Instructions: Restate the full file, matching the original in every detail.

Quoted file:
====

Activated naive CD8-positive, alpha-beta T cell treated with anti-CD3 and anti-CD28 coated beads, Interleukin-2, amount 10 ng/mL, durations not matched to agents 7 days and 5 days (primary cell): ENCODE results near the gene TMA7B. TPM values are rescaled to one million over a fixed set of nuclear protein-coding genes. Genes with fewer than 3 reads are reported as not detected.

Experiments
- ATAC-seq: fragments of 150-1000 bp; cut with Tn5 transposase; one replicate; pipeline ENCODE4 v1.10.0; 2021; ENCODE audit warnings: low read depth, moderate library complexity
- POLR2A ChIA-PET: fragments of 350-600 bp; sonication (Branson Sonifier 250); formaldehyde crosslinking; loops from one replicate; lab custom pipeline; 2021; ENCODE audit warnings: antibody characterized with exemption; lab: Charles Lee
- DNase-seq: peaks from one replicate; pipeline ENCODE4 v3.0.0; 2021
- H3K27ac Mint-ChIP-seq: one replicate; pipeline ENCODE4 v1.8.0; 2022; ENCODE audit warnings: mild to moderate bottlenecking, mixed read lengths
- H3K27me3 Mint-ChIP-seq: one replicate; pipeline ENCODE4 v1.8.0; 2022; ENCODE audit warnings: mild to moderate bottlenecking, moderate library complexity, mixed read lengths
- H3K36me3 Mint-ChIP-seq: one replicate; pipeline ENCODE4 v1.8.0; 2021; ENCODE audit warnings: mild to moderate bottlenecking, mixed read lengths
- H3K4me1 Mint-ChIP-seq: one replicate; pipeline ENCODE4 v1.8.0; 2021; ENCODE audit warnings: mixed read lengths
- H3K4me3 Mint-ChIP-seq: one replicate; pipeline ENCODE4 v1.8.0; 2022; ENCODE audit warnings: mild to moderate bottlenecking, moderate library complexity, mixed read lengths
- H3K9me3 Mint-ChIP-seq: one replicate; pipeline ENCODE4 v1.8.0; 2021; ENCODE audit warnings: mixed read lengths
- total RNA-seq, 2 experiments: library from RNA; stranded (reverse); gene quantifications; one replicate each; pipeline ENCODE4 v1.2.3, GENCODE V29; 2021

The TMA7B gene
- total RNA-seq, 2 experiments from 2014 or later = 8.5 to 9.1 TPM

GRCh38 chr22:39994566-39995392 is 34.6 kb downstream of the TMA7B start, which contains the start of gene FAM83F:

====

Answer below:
Activated naive CD8-positive, alpha-beta T cell treated with anti-CD3 and anti-CD28 coated beads, Interleukin-2, amount 10 ng/mL, durations not matched to agents 7 days and 5 days (primary cell): ENCODE results near the gene TMA7B. TPM values are rescaled to one million over a fixed set of nuclear protein-coding genes. Genes with fewer than 3 reads are reported as not detected.

Experiments
- ATAC-seq: fragments of 150-1000 bp; cut with Tn5 transposase; one replicate; pipeline ENCODE4 v1.10.0; 2021; ENCODE audit warnings: low read depth, moderate library complexity
- POLR2A ChIA-PET: fragments of 350-600 bp; sonication (Branson Sonifier 250); formaldehyde crosslinking; loops from one replicate; lab custom pipeline; 2021; ENCODE audit warnings: antibody characterized with exemption; lab: Charles Lee
- DNase-seq: peaks from one replicate; pipeline ENCODE4 v3.0.0; 2021
- H3K27ac Mint-ChIP-seq: one replicate; pipeline ENCODE4 v1.8.0; 2022; ENCODE audit warnings: mild to moderate bottlenecking, mixed read lengths
- H3K27me3 Mint-ChIP-seq: one replicate; pipeline ENCODE4 v1.8.0; 2022; ENCODE audit warnings: mild to moderate bottlenecking, moderate library complexity, mixed read lengths
- H3K36me3 Mint-ChIP-seq: one replicate; pipeline ENCODE4 v1.8.0; 2021; ENCODE audit warnings: mild to moderate bottlenecking, mixed read lengths
- H3K4me1 Mint-ChIP-seq: one replicate; pipeline ENCODE4 v1.8.0; 2021; ENCODE audit warnings: mixed read lengths
- H3K4me3 Mint-ChIP-seq: one replicate; pipeline ENCODE4 v1.8.0; 2022; ENCODE audit warnings: mild to moderate bottlenecking, moderate library complexity, mixed read lengths
- H3K9me3 Mint-ChIP-seq: one replicate; pipeline ENCODE4 v1.8.0; 2021; ENCODE audit warnings: mixed read lengths
- total RNA-seq, 2 experiments: library from RNA; stranded (reverse); gene quantifications; one replicate each; pipeline ENCODE4 v1.2.3, GENCODE V29; 2021

The TMA7B gene
- total RNA-seq, 2 experiments from 2014 or later = 8.5 to 9.1 TPM

GRCh38 chr22:39994566-39995392 is 34.6 kb downstream of the TMA7B start, which contains the start of gene FAM83F: